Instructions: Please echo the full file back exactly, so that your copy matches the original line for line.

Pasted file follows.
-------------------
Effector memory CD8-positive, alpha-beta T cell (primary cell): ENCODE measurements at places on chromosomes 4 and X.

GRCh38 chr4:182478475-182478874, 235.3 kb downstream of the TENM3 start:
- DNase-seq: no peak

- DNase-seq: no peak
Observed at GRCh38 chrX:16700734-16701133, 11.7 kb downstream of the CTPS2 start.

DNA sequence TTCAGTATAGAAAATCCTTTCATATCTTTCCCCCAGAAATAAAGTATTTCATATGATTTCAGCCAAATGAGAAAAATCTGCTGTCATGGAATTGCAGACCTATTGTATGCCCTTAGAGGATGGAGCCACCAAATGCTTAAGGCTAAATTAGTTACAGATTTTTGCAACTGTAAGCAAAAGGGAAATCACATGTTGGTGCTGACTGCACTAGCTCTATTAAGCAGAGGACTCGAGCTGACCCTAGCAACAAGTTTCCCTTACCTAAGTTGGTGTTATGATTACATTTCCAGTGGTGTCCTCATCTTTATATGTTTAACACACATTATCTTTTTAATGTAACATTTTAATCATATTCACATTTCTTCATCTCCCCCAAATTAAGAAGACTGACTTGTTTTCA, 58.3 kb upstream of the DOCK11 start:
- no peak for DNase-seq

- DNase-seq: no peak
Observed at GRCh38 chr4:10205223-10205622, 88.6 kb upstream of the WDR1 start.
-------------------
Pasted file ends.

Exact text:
Effector memory CD8-positive, alpha-beta T cell (primary cell): ENCODE measurements at places on chromosomes 4 and X.

GRCh38 chr4:182478475-182478874, 235.3 kb downstream of the TENM3 start:
- DNase-seq: no peak

- DNase-seq: no peak
Observed at GRCh38 chrX:16700734-16701133, 11.7 kb downstream of the CTPS2 start.

DNA sequence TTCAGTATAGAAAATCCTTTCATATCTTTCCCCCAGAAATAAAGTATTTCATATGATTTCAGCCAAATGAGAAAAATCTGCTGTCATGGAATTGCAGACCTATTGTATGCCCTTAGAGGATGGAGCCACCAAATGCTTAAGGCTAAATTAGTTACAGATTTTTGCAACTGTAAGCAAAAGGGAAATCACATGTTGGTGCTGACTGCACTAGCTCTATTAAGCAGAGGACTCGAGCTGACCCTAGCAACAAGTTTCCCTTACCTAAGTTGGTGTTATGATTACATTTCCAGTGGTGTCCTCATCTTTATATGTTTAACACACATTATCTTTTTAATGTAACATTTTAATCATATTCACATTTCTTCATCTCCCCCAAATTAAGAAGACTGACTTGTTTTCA, 58.3 kb upstream of the DOCK11 start:
- no peak for DNase-seq

- DNase-seq: no peak
Observed at GRCh38 chr4:10205223-10205622, 88.6 kb upstream of the WDR1 start.